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  • Writer's pictureHealthwatch West Berkshire

Are you coughing at lot? It could be Whooping Cough

Whooping cough, or pertussis, is a highly contagious bacterial lung infection.

Vaccination is crucial for infants and children to prevent serious complications. Symptoms include cold-like signs initially, followed by prolonged coughing fits, potential breathing difficulties, and vomiting. Seek urgent medical advice if symptoms worsen, especially for infants under 6 months old or if you've been in contact with a confirmed case and are pregnant or have a weakened immune system.

Whooping cough can lead to severe issues like dehydration, pneumonia, or seizures in infants, while older individuals may experience complications such as sore ribs or urinary incontinence due to prolonged coughing. Immediate medical attention is necessary if breathing becomes difficult, chest pain occurs, or seizures develop.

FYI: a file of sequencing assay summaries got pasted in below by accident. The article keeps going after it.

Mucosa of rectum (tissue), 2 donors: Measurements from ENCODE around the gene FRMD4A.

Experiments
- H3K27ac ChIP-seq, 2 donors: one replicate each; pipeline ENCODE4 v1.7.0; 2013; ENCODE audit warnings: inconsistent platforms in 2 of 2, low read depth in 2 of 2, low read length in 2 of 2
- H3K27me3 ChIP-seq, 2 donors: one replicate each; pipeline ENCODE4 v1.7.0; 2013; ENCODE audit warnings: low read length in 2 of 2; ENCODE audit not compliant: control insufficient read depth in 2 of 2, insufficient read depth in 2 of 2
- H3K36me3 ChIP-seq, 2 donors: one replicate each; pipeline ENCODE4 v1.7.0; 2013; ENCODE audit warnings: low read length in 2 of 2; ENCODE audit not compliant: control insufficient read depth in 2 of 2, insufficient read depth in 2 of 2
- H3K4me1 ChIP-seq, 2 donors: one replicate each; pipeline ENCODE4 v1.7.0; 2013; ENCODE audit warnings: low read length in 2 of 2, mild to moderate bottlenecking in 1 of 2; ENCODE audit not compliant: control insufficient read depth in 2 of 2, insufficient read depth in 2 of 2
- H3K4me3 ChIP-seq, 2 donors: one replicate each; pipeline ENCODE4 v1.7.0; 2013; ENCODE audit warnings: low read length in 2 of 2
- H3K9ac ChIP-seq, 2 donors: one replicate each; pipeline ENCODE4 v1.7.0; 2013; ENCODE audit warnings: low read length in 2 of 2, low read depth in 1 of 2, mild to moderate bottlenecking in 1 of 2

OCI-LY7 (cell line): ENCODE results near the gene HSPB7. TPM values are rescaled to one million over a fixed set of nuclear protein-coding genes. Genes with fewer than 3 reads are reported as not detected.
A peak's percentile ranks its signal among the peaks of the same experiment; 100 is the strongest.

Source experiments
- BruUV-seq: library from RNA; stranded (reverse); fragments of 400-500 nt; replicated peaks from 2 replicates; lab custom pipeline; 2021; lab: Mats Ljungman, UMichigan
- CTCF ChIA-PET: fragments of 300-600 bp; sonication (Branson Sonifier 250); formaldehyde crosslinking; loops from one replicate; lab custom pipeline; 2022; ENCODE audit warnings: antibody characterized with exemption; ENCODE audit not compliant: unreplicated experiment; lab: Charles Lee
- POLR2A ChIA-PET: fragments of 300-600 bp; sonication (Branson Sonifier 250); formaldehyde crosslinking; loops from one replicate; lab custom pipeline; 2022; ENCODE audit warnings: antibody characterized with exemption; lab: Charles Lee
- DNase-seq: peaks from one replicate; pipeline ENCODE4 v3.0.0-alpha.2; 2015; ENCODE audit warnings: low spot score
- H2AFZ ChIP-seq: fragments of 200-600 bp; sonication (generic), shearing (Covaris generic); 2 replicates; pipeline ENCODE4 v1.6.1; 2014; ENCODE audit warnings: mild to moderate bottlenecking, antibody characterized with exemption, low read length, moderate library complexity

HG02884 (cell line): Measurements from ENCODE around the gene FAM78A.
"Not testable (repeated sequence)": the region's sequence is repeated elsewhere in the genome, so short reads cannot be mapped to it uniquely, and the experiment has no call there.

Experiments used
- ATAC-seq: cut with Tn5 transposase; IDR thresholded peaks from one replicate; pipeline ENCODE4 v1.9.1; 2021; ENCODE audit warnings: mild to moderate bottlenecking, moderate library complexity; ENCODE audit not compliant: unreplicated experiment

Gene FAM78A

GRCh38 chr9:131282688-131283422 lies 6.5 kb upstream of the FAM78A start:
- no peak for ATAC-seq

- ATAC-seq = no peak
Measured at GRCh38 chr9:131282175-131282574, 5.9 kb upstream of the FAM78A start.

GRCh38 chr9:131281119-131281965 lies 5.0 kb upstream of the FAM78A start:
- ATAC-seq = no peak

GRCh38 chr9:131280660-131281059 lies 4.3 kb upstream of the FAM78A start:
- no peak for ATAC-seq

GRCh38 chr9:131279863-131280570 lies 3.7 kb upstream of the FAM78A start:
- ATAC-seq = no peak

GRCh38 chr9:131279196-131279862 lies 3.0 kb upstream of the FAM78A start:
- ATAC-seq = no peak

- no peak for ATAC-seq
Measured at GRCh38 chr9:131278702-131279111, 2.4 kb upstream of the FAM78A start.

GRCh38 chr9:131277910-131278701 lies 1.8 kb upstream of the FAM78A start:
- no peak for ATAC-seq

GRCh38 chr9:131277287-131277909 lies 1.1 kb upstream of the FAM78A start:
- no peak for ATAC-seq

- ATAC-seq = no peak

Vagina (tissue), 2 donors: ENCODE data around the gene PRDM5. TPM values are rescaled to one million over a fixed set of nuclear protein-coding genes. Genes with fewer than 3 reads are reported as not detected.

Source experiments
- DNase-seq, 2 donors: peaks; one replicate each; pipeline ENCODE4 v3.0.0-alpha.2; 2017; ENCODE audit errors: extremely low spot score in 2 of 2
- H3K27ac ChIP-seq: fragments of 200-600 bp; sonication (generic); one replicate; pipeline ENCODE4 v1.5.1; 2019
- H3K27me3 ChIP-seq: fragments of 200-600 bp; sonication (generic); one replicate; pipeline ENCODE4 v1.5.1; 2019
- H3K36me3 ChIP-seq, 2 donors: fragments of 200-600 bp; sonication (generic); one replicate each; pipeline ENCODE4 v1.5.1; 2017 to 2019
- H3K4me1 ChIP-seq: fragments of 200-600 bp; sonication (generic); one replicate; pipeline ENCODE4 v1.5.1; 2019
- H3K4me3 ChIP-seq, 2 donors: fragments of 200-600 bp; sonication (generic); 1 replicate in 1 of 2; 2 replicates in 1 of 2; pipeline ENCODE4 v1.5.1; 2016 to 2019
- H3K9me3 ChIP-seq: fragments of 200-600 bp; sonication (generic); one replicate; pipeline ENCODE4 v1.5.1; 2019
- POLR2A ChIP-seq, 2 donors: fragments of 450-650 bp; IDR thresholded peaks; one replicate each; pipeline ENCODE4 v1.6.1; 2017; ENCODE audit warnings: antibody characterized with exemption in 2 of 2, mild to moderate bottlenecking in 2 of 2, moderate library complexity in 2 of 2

Treatment varies based on age and duration of infection, often requiring hospitalization for severe cases or infants under 6 months old. Antibiotics may be prescribed within the first 3 weeks to reduce contagion but may not alleviate symptoms. Completing the antibiotic course is crucial to prevent relapse.

To alleviate symptoms, rest, hydration, and pain relievers like paracetamol or ibuprofen are recommended. Avoid giving aspirin to children and do not use cough medicines, especially for young children.

Whooping cough is contagious for about 6 days after cold-like symptoms begin, extending up to 3 weeks after coughing starts. Staying away from others until 48 hours after starting antibiotics or 3 weeks after symptom onset without antibiotics is essential.

Routine vaccination, including the 6-in-1 and 4-in-1 vaccines for children and the vaccine during pregnancy between 16 and 32 weeks, is crucial in preventing whooping cough.

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